By Ann McAdam and Emily Marr
Wrangle’s goal is to help you gear up for your reporting and disclosure responsibilities in 2019. Thankfully, there are no new burdens detected. Never the less to saunter into 2019 without being mindful would not equate to a good start. Here are some key notes to stay abreast:
2018 Form 5500:
The DOL officially released copies of the 2018 Form 5500, its instructions as well as the various Schedules. As reported earlier this Fall, the 2018 Form 5500 is not to bring any wave of changes. The instructions did clarify elements of the participation counts. Mainly the following areas are to be completed for welfare plans*:
- #5, 6a1, 6a2, 6b, 6c and 6d
*Multiemployer plans are also to complete Item 7 which is to specify the total number of employers obligated to contribute to the plan.
One note: typically Wrangle does not see an amount for Health and Welfare Plans to be noted under 6c “other retired or separated participants entitled to future benefits.”
2018 Form 5558
The purpose of the IRS Form 5558 (Application for Extension of Time to File Certain Employee Plan Returns) is to request an extension for the:
- Form 5500,
- Form 8955-SSA (Annual Registration Statement Identifying Separate Participants with Deferred Vested Benefits), or
- Form 5330 (Return of Excise Taxes Related to Employee Benefit Plans).
The form itself has not experienced any changes. Never the less, the 2018 Instructions do emphasize that you cannot submit one Form 5558 to be the extension to request for the other forms attributed to it. What this exemplifies is that if you request Wrangle for the extension for your Health and Welfare Form 5500, you cannot then assume all is in place for an extension for your clients Form 5330.
Plan Documents and SPDs in 2019:
Unlike the 2018 plan year with the new disability claims provisions, there are no new federal regulations going into effect in 2019 that would require Wrangle to send out a legislative amendment and summary of material modifications (SMM) for wraparound plan documents and summary plan descriptions (SPD) prepared by Wrangle’s ERISA Desk plan document services in 2018 or earlier.
As the year comes to a close though…
The time is good to review your client’s or your plan documents to determine what changes, if any, have been adopted in 2018 that will modify the benefits, eligibility, or other plan design elements for the 2019 plan year.
If a plan modification changes the contents of your client’s or your plan document and SPD, an amendment and SMM should be prepared and executed, and the SMM should be distributed to plan participants.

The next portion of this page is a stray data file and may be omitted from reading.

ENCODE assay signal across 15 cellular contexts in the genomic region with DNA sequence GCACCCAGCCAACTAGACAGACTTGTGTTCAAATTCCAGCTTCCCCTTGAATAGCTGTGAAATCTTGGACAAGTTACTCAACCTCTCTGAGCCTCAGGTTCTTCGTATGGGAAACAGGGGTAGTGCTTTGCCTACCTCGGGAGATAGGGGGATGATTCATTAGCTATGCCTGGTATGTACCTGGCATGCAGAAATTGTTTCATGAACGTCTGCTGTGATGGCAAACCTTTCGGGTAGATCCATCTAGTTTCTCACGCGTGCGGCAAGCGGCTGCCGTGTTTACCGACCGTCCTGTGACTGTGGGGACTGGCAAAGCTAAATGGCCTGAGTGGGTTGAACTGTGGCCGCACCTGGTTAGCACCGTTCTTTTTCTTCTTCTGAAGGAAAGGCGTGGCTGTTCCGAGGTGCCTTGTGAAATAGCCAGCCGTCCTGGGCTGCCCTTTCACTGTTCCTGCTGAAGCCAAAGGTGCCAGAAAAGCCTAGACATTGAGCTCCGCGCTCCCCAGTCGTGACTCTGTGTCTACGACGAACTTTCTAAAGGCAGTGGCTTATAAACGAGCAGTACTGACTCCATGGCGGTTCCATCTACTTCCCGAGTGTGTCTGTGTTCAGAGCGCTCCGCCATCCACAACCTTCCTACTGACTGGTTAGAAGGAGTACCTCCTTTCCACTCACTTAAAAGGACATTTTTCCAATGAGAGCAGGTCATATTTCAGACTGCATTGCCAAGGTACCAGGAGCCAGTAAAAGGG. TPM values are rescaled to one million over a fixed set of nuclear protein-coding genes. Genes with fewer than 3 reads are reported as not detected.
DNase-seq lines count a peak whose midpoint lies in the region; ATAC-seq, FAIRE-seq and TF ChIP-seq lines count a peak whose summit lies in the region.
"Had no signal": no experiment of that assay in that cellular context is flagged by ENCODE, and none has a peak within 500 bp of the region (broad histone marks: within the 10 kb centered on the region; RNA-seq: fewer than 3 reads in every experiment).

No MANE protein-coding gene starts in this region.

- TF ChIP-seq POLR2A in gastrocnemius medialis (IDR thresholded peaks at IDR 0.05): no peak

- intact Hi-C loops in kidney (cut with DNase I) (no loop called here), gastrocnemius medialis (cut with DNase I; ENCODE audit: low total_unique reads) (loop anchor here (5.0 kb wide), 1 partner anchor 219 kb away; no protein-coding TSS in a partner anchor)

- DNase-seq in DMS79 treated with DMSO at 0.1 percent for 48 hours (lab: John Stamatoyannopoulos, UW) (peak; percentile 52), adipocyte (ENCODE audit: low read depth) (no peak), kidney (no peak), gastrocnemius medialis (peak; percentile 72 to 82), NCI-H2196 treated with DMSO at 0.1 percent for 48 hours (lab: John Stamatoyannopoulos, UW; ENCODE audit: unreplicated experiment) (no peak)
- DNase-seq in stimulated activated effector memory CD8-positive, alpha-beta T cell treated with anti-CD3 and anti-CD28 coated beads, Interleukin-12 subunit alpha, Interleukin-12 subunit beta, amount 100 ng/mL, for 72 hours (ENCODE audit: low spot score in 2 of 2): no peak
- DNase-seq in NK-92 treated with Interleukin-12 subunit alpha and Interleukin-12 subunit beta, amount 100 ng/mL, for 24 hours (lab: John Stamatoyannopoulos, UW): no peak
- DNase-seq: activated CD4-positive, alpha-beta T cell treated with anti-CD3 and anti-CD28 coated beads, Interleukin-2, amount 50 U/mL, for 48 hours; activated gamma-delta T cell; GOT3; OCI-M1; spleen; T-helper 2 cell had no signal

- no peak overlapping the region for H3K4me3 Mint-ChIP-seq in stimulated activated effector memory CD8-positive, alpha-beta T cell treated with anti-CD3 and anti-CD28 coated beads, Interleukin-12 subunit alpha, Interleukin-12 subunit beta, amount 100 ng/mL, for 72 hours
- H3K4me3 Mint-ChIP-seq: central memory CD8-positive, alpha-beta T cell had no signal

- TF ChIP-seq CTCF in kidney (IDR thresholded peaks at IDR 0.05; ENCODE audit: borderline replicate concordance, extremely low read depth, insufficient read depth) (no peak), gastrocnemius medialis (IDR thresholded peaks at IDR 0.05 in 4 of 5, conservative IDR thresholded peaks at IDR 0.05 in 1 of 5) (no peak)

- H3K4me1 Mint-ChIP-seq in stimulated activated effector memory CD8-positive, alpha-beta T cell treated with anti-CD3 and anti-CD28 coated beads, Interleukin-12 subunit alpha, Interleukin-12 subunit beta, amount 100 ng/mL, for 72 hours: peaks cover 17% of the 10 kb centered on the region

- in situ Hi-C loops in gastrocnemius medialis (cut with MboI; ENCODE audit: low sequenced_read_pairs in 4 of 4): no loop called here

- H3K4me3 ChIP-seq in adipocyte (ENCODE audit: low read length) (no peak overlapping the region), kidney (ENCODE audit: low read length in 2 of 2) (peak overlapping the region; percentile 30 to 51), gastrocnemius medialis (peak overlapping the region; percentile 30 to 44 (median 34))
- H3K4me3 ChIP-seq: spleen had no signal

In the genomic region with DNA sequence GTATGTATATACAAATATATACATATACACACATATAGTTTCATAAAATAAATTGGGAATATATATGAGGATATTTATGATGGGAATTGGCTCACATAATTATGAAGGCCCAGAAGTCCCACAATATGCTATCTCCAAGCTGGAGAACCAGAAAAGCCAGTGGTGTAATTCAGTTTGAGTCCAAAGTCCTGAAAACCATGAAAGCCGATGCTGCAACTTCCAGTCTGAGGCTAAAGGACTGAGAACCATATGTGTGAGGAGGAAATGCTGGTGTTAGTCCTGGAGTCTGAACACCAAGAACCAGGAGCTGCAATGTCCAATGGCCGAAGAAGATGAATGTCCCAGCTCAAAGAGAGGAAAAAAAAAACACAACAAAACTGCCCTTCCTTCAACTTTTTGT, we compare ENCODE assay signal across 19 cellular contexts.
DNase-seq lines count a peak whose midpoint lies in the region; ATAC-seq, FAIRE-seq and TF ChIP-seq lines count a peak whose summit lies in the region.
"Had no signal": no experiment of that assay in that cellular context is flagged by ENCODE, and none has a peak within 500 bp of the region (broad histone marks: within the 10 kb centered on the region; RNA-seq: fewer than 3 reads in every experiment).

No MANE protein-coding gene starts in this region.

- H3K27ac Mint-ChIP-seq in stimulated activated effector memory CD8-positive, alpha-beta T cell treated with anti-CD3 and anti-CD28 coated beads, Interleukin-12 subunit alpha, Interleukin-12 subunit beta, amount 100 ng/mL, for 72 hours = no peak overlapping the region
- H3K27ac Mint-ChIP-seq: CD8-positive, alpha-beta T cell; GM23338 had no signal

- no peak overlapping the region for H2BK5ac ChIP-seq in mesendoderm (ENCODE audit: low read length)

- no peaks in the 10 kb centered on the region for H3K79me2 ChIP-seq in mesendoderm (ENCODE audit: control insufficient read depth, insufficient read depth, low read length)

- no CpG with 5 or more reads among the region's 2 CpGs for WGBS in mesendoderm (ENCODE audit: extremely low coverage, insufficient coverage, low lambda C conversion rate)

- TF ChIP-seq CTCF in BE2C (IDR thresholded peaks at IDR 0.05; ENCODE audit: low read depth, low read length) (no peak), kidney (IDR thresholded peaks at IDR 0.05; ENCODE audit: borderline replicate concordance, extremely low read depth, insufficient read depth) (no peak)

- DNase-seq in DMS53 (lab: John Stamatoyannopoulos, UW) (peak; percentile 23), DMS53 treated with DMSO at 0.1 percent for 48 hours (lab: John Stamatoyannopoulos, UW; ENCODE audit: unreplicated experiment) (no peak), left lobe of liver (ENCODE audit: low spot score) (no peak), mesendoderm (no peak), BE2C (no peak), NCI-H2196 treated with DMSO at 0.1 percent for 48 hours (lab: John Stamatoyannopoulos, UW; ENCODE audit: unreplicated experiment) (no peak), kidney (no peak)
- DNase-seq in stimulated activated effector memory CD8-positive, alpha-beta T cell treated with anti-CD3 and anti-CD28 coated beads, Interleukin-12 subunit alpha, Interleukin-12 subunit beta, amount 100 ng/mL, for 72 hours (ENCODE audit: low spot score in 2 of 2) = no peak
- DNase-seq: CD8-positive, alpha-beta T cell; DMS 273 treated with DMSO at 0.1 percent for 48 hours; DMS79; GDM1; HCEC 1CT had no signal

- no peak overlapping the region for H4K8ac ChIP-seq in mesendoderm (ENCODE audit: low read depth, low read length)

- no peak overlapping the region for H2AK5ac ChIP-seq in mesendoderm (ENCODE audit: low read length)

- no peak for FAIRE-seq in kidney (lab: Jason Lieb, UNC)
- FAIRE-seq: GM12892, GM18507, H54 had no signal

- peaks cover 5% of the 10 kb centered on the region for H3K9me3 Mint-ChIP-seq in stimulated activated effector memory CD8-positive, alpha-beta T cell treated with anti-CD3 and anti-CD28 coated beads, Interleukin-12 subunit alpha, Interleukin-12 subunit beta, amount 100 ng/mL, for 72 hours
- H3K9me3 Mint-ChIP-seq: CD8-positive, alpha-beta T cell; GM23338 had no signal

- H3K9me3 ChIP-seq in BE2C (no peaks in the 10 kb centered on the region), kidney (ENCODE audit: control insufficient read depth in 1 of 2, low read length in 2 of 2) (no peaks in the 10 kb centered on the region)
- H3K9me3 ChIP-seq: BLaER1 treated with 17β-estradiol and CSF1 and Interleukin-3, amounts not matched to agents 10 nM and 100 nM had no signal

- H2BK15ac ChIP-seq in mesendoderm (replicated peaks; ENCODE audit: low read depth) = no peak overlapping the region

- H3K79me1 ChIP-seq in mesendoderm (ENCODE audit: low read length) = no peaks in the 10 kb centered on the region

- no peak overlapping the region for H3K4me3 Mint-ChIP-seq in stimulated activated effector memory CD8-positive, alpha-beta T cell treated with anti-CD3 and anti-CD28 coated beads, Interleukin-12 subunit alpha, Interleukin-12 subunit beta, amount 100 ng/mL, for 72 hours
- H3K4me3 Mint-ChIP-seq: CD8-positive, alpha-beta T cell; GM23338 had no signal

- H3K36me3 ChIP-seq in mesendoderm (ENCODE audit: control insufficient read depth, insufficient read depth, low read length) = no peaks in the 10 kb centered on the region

Wrangle ERISA Desk provides some free amendment and SMM template services for plan documents prepared by ERISA Desk (i.e., for carrier changes, eligibility changes) or we can prepare final amendments and SMMs for our fee of $150. To find out more about these services, please contact Emily Marr in our ERISA Desk division at email@example.com or 415-461-3912.
Many brokers rely on the TPAs who administer the Section 125 and self-funded benefits/plans to notify when to run nondiscrimination testing. Be careful going into a new year without some of the basics for yourself:
When the various plans under Section125 and self-funded benefits are under a proved reliable plan design, testing results are often fitted with expected positive outcomes. The utilization tests typically found under the Section 125/POP and Dependent Care benefits encompass variance and therefore testing should not be treated as nonchalant.
Wrangle Standards for Testing (tests all conducted by Wrangle ERISA Desk):
Section 125/POP: 3 Tests:
- Eligibility Test,
- Contributions and Benefits Test, and
- Key Employee Concentration Test.
Section 129 Dependent Care FSA NDT Testing includes 4 tests:
- Eligibility Test,
- Contributions and Benefits Test,
- More-Than-5% Owners Concentration Test,
- 55% Average Benefits Test
Section 105(h) Health FSAs, HRAs, and self-funded health plans includes 2 tests:
- Eligibility Test and
- Benefits Test.
Even though regulations are to test at the end of the Plan year, best practice is for pre-testing completed at the beginning and/or middle of the plan for new plans or if problems passing the test are anticipated.
Common Surprises on Non-Discrimination testing:
– Section 125 – POP plans are to be tested.
– Section 129 – Dependent care is also to be tested and pay particular attention around utilization – the 55% Average Benefits Test. This tends to be an area of vulnerability to pass.
– Section 105h (Health FSA, HRA and other self-funded health plans) – The Code does not directly address when testing should be performed, but in order to retain favorable tax treatment, the plan must satisfy the tests “for a plan year,” suggesting that the plan must be monitored for issues at all times during the plan year.
For questions and concerns on non-discrimination testing, feel free to contact Emily Marr at firstname.lastname@example.org.
2019 Form 5500s
The form year that was to bring a seismic shift to Form 5500s as we have known it seems to have evolved into a deflated balloon with no place to go other than being swept away to the corner. All speculation though on this front has been made by ERISA attorneys and other die-hard followers of the 5500s including yours truly. Since no one from the DOL has made any spectacular declaration, we will continue to monitor with curiosity to see if anything in the end does come what was noted back in 2017.